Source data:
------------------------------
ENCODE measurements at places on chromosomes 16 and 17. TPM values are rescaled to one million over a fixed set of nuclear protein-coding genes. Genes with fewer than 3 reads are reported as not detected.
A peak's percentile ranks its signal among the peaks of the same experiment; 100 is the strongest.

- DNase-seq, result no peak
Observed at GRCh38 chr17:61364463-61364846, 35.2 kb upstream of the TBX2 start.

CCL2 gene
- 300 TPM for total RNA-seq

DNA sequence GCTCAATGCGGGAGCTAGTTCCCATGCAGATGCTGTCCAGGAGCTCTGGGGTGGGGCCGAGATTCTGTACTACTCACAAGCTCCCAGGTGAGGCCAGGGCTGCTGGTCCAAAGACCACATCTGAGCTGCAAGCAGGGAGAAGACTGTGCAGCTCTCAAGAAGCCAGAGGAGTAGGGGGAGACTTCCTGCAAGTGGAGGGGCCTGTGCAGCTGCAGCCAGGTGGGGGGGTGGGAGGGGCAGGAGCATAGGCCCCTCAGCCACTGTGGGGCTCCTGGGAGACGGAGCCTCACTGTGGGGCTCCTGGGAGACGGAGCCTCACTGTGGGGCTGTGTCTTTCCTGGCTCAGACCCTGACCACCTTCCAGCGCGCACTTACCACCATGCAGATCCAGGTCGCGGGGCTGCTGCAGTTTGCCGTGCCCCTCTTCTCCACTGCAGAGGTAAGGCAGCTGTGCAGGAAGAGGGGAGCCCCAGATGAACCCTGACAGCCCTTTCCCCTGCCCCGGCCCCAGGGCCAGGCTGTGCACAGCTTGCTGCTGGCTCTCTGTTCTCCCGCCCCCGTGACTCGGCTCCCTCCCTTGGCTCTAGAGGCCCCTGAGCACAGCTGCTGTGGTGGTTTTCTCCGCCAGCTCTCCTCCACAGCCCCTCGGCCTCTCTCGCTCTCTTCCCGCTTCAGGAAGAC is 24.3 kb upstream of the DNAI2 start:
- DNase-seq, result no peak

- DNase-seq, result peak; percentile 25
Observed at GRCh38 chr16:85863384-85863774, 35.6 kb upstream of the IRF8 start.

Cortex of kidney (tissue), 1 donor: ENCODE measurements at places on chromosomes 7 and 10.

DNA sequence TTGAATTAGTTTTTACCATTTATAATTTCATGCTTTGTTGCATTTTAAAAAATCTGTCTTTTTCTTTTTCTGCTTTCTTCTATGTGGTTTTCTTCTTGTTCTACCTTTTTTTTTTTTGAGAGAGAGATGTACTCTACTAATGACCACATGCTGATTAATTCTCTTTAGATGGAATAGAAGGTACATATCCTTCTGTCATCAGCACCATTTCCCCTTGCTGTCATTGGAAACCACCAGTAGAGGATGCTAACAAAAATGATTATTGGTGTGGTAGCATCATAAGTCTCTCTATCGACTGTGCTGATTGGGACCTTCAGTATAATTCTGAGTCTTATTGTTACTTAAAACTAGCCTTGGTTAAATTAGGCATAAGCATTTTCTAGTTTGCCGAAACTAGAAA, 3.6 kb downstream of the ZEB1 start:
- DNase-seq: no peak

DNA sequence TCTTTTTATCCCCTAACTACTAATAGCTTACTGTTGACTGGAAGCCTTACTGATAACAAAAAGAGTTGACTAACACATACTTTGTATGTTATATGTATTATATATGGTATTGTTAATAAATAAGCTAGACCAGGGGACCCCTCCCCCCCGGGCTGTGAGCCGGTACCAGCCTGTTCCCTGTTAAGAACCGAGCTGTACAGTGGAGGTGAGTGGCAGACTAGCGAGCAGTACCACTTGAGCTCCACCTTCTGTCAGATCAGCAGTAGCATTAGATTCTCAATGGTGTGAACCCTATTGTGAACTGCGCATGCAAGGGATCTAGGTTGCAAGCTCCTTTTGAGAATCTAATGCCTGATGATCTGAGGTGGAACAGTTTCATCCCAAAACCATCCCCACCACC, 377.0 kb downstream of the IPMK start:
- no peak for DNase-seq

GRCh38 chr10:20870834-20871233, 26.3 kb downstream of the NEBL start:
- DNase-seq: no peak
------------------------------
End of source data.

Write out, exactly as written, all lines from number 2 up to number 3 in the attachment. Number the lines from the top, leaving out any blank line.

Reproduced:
A peak's percentile ranks its signal among the peaks of the same experiment; 100 is the strongest.

- DNase-seq, result no peak